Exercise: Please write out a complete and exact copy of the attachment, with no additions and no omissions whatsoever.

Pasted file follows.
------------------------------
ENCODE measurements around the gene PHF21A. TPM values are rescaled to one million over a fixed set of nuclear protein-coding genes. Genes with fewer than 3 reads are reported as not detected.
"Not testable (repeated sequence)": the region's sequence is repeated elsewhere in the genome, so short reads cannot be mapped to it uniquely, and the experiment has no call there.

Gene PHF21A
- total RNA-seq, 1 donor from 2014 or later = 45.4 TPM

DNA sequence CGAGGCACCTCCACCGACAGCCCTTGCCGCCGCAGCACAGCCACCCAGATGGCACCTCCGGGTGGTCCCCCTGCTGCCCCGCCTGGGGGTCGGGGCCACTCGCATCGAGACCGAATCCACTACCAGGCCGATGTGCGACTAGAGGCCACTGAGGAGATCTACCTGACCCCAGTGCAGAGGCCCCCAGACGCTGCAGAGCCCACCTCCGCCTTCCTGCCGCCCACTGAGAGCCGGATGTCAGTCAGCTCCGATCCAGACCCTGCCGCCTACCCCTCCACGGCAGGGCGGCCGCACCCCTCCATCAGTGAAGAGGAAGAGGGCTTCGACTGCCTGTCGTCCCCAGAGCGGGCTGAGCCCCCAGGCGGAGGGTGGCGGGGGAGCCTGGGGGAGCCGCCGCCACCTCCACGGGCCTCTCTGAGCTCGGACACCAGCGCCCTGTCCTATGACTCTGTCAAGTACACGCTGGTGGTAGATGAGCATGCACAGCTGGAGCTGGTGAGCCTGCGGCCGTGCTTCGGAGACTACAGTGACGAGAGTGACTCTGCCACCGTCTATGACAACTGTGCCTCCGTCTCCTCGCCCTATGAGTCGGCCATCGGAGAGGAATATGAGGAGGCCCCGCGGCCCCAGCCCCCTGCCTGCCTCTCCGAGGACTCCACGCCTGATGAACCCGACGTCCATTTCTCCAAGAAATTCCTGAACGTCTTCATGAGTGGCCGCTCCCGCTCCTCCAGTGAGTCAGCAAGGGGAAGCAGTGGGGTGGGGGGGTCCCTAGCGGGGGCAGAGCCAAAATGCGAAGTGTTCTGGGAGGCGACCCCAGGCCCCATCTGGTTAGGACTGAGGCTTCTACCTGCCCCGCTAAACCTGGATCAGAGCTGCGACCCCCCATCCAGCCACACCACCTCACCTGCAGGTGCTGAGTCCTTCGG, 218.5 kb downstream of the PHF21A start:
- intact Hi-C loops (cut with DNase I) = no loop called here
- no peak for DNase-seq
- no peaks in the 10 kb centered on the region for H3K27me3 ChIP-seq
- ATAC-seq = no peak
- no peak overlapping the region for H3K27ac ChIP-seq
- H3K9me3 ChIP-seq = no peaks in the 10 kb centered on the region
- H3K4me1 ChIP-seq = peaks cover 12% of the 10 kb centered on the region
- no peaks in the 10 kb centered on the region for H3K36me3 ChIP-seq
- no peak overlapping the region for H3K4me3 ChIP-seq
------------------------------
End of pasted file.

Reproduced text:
ENCODE measurements around the gene PHF21A. TPM values are rescaled to one million over a fixed set of nuclear protein-coding genes. Genes with fewer than 3 reads are reported as not detected.
"Not testable (repeated sequence)": the region's sequence is repeated elsewhere in the genome, so short reads cannot be mapped to it uniquely, and the experiment has no call there.

Gene PHF21A
- total RNA-seq, 1 donor from 2014 or later = 45.4 TPM

DNA sequence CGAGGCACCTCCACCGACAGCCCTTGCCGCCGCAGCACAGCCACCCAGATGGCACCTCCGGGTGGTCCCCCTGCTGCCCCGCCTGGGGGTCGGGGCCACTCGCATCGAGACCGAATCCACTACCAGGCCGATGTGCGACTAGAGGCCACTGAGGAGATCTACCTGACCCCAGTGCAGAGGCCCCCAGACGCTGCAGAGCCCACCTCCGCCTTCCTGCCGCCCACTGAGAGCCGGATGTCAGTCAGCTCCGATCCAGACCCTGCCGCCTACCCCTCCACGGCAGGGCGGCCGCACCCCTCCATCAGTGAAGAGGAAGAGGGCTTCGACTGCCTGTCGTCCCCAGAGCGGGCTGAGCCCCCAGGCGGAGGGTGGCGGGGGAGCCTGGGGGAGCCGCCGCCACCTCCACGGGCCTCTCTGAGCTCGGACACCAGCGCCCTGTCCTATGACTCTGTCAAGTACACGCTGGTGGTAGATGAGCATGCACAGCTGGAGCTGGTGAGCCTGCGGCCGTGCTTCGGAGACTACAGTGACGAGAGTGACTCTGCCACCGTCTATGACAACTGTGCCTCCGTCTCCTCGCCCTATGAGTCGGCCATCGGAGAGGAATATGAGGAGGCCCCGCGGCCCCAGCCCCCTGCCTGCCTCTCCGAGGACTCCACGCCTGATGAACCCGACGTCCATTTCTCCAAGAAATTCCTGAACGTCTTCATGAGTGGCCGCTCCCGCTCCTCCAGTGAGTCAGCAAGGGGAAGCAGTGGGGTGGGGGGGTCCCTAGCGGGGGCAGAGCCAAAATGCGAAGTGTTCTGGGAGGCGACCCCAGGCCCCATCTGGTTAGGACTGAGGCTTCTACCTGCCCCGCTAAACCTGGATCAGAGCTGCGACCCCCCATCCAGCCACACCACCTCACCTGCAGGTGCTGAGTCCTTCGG, 218.5 kb downstream of the PHF21A start:
- intact Hi-C loops (cut with DNase I) = no loop called here
- no peak for DNase-seq
- no peaks in the 10 kb centered on the region for H3K27me3 ChIP-seq
- ATAC-seq = no peak
- no peak overlapping the region for H3K27ac ChIP-seq
- H3K9me3 ChIP-seq = no peaks in the 10 kb centered on the region
- H3K4me1 ChIP-seq = peaks cover 12% of the 10 kb centered on the region
- no peaks in the 10 kb centered on the region for H3K36me3 ChIP-seq
- no peak overlapping the region for H3K4me3 ChIP-seq